An initial characterization of the Emu Chick

Published in IPDPS, 2018

Recommended citation: Eric Hein, Tom Conte, Jeffrey Young, Srinivas Eswar, Jiajia Li, Patrick Lavin, Richard Vuduc, Jason Riedy. (2018). "An initial characterization of the Emu Chick." IPDPS.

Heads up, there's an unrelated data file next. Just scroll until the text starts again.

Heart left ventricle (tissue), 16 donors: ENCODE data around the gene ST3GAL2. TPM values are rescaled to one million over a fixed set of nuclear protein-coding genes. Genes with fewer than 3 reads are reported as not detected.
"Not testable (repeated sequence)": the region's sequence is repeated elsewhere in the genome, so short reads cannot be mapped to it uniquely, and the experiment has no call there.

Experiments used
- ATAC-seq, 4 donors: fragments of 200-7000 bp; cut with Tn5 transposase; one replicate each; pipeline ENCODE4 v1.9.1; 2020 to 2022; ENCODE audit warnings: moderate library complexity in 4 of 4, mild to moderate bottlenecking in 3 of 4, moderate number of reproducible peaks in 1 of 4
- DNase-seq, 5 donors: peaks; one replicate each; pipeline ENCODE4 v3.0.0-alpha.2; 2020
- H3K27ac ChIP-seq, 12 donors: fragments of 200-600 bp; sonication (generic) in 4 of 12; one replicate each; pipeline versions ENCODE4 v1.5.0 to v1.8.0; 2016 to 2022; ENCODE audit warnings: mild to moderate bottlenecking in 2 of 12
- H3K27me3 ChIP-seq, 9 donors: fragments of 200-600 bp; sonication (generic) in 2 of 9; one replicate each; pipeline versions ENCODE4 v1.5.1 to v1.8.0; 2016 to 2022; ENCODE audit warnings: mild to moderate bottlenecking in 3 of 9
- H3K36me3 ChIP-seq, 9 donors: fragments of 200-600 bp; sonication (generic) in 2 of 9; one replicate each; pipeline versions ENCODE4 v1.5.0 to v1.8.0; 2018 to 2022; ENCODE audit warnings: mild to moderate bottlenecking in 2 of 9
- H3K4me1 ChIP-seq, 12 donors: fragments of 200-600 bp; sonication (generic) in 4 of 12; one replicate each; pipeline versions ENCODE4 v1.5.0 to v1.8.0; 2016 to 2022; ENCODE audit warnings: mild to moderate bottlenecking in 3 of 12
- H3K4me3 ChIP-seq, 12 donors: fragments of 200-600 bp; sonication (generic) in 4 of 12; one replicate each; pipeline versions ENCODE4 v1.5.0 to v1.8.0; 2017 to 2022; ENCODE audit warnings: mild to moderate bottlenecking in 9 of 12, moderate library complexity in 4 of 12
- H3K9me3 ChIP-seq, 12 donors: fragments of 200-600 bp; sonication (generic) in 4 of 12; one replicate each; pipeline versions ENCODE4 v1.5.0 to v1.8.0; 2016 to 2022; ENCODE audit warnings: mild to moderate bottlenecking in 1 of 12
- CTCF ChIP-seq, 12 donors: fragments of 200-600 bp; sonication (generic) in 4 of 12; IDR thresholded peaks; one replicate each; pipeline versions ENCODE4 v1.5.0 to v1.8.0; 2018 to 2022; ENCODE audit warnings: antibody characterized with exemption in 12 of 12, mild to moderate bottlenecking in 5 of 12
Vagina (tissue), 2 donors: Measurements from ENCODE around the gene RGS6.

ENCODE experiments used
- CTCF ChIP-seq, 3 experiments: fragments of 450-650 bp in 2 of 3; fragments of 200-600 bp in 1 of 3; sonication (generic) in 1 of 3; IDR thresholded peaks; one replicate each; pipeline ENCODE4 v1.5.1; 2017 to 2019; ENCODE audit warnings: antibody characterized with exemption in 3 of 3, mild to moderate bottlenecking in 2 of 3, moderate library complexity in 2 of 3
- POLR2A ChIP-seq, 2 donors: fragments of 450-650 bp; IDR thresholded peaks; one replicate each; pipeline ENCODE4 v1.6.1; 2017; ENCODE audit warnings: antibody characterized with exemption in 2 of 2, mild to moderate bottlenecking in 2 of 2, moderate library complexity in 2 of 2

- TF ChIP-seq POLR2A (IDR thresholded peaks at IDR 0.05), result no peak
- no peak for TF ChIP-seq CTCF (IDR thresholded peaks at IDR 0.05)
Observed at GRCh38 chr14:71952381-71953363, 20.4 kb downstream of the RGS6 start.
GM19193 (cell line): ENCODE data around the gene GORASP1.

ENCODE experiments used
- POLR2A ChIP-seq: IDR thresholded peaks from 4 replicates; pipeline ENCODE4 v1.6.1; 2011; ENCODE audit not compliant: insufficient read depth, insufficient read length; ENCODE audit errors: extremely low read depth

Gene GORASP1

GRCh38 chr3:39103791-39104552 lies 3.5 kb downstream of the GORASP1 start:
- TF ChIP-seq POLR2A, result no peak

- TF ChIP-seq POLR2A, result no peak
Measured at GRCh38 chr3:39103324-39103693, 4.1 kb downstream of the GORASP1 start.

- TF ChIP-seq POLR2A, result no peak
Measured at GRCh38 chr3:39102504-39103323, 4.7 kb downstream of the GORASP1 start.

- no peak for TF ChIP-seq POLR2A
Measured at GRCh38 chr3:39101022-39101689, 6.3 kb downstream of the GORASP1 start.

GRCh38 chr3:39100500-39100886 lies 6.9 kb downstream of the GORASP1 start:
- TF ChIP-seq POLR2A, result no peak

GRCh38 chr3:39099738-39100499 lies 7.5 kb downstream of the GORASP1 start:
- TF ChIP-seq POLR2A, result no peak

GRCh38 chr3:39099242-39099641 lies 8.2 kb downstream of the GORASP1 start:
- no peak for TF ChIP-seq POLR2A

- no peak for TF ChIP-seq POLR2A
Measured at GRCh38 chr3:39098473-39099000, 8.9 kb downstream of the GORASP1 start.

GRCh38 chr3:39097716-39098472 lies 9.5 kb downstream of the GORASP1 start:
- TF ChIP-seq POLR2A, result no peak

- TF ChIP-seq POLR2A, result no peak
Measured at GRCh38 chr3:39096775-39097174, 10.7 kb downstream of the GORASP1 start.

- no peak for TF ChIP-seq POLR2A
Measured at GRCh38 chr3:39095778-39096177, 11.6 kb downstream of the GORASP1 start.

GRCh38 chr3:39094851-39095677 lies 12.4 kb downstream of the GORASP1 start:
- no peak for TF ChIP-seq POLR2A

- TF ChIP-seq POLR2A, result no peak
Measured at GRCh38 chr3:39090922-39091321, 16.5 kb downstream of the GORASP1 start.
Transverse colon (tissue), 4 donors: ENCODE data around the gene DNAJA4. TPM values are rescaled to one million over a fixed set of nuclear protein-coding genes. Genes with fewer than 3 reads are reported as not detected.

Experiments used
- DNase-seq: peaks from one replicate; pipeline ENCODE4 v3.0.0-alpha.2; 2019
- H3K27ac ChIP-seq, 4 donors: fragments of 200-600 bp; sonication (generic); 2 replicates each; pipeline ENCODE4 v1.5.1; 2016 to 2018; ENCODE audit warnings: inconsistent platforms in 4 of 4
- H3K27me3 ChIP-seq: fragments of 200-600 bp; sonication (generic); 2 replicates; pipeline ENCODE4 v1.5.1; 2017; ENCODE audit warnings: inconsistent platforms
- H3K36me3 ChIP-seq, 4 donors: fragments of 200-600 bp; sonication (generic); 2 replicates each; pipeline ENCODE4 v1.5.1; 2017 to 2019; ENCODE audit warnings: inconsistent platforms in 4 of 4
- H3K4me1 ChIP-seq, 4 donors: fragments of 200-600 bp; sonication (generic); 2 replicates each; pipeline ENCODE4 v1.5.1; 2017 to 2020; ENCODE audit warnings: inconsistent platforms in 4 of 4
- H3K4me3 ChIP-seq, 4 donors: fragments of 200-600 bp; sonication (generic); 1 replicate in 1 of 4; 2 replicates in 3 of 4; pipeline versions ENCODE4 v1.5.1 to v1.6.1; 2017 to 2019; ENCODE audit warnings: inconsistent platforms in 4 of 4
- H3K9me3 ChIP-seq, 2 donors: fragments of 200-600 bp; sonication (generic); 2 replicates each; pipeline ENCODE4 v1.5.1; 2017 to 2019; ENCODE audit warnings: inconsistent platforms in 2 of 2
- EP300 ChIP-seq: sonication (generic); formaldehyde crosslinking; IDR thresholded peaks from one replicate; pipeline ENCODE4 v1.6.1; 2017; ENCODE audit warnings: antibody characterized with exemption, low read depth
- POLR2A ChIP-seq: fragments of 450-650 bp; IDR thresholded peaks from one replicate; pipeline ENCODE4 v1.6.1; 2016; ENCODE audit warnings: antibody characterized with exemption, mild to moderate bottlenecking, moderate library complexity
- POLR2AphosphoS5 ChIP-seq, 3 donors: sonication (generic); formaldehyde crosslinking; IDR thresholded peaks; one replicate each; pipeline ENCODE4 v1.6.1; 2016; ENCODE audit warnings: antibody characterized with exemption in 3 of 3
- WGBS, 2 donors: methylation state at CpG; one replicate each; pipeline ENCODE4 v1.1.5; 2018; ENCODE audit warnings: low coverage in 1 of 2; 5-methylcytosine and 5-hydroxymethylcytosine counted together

The Emu Chick is a prototype system designed around the concept of migratory memory-side processing. Rather than transferring large amounts of data across power-hungry, high-latency interconnects, the Emu Chick moves lightweight thread contexts to near-memory cores before the beginning of each memory read. The current prototype hardware uses FPGAs to implement cache-less “Gossamer” cores for doing computational work and a stationary core to run basic operating system functions and migrate threads between nodes. In this initial characterization of the Emu Chick, we study the memory bandwidth characteristics of the system through benchmarks like STREAM, pointer chasing, and sparse matrix vector multiply. We compare the Emu Chick hardware to architectural simulation and Intel Xeon-based platforms. While it is difficult to accurately compare prototype hardware with existing systems, our initial evaluation demonstrates that the Emu Chick uses available memory bandwidth more efficiently than a more traditional, cache-based architecture. Moreover, the Emu Chick provides stable, predictable performance with 80% bandwidth utilization on a random-access pointer chasing benchmark with weak locality.